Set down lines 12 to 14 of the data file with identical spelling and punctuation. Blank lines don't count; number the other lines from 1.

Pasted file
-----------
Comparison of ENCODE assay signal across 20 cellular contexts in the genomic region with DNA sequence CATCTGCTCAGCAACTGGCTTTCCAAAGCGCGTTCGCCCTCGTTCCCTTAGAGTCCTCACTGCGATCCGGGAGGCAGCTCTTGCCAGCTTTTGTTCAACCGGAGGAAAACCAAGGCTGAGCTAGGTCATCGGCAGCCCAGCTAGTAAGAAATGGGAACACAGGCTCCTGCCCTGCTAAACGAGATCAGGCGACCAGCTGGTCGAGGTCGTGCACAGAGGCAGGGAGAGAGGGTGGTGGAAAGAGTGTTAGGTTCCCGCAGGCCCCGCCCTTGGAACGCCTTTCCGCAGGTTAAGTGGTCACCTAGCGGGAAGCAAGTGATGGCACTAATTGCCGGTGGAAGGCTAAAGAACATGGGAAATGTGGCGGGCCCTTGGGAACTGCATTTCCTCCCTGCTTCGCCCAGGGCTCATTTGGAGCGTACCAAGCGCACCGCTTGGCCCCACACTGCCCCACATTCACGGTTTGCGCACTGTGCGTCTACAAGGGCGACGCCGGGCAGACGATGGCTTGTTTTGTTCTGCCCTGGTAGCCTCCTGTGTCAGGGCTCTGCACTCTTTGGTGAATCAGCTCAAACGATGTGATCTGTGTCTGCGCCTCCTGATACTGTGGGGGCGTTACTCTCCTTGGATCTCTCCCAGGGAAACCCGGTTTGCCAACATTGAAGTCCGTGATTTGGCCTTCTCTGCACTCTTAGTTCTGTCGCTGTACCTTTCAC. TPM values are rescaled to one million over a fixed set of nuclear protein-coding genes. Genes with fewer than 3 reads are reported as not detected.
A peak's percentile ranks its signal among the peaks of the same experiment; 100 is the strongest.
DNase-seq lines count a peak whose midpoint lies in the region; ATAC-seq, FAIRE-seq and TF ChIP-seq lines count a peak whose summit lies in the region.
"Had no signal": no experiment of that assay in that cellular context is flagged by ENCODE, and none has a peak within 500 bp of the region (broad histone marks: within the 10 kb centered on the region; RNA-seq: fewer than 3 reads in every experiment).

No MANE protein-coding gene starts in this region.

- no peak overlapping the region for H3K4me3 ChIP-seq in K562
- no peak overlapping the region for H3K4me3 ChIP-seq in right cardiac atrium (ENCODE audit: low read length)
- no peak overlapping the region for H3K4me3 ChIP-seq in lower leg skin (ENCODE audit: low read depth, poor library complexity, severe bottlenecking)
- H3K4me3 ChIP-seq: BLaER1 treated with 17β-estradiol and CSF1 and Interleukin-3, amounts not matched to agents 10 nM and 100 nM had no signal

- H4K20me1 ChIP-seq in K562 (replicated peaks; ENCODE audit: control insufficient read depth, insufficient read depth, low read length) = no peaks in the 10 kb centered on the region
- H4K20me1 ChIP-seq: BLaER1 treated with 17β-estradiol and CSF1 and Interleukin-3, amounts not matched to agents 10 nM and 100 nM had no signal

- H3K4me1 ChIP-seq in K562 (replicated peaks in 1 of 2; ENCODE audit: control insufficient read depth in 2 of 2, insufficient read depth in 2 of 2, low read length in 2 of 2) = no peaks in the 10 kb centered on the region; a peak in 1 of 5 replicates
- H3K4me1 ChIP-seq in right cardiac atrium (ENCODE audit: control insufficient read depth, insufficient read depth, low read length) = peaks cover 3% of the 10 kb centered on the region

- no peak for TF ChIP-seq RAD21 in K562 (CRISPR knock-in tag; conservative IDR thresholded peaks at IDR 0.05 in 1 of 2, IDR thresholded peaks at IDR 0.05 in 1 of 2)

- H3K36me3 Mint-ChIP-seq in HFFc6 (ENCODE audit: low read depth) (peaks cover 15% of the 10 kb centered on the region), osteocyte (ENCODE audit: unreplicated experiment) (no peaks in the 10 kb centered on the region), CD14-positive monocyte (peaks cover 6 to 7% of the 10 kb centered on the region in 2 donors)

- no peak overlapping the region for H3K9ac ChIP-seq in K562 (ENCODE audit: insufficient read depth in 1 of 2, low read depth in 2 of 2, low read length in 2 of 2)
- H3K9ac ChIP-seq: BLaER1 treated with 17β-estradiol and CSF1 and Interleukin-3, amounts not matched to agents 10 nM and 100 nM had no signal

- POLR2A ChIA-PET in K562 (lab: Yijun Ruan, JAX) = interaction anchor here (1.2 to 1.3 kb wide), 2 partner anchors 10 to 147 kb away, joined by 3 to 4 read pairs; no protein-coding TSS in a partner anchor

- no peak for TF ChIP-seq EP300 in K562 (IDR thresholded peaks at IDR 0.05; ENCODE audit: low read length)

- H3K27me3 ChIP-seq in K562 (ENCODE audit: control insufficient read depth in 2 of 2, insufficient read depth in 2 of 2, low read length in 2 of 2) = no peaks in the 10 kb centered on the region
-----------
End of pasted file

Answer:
- H3K4me1 ChIP-seq in K562 (replicated peaks in 1 of 2; ENCODE audit: control insufficient read depth in 2 of 2, insufficient read depth in 2 of 2, low read length in 2 of 2) = no peaks in the 10 kb centered on the region; a peak in 1 of 5 replicates
- H3K4me1 ChIP-seq in right cardiac atrium (ENCODE audit: control insufficient read depth, insufficient read depth, low read length) = peaks cover 3% of the 10 kb centered on the region

- no peak for TF ChIP-seq RAD21 in K562 (CRISPR knock-in tag; conservative IDR thresholded peaks at IDR 0.05 in 1 of 2, IDR thresholded peaks at IDR 0.05 in 1 of 2)